Every January since it began in 1999, the Santos Tour Down Under has turned Victoria Square in the heart of Adelaide into a unique Tour Village. Members of the public can watch every stage live on big screen TV’s, enjoy a range of food and drink offerings, visit the mechanic’s pit area after each stage to watch every team’s bikes being serviced and of course, look at and purchase the latest gear from about two dozen different exhibitors.
The expo area offers free entry and free flowing entrances, so no-one is counting the exact number of attendees, but the strong consensus of exhibitors was that expo visitor numbers were down this year.
Although they were in agreement about the numbers, there was no consensus about why this was the case, with about several theories gaining most currency.
One was the absence of superstar Peter Sagan, who was not in Adelaide this year after staring in recent years.
Another was the dilution of the expo due to an increasing number of pop-up displays around town. There were pop ups at least five locations this year with several having multiple exhibitors. Pop-ups originally resulted from two key policies of TDU organisers. The first was high expo exhibit space prices compared to the cost of renting a vacant nearby building and the second was to give sponsors category exclusivity so that competing products (for example other brands of clothing or helmets) could not exhibit at the expo.
In trying to stem this trend, organisers have relaxed their exclusivity rules. They also lowered their traditionally high prices for exhibit space.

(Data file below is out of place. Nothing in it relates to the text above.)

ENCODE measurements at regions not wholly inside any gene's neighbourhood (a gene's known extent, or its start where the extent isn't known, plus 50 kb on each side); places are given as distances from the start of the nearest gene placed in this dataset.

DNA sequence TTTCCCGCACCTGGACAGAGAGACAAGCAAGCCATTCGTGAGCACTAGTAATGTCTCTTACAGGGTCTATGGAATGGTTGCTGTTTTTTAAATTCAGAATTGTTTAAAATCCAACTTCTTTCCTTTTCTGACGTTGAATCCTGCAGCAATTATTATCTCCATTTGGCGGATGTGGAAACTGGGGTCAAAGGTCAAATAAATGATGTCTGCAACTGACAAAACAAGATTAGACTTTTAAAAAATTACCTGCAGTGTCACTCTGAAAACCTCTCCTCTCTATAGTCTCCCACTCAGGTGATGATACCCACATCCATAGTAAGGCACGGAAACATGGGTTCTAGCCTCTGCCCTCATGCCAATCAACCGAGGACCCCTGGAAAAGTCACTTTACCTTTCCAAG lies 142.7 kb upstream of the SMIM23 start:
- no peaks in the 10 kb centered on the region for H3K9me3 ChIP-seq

Other exhibitors thought that the attendance downturn was due to the race format itself getting a little too routine and in need of a shake-up. Some are hopeful that this might happen next year when inaugural TDU winner Stuart O’Grady takes over as Race Director. Founding Race Director Mike Turtur is retiring after 22 consecutive years in the role.
But probably the most concerning reason given, from a bicycle industry point of view, was that attendance was down due to an ongoing general weakness in the road cycling market.
The TDU is a tightly road focused event in a market where mountain bikes, ebikes and indoor cycling are currently the strongest growth sectors for most brands.
If this reason is the main cause for lower attendance, that will be a serious concern both for the TDU organisers and the bike industry more broadly, because there are no ‘quick fixes’ to turn this market situation around.
But for those visitors who did attend this year, they enjoyed fantastic unseasonably cooler weather, great racing and great exhibits, both at Victoria Square and the various pop-ups around town.